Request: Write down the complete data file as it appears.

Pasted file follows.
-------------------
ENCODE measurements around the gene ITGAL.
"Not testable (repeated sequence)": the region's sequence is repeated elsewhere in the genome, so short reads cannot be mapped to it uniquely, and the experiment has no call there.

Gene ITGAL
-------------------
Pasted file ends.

ENCODE measurements around the gene ITGAL.
"Not testable (repeated sequence)": the region's sequence is repeated elsewhere in the genome, so short reads cannot be mapped to it uniquely, and the experiment has no call there.

Gene ITGAL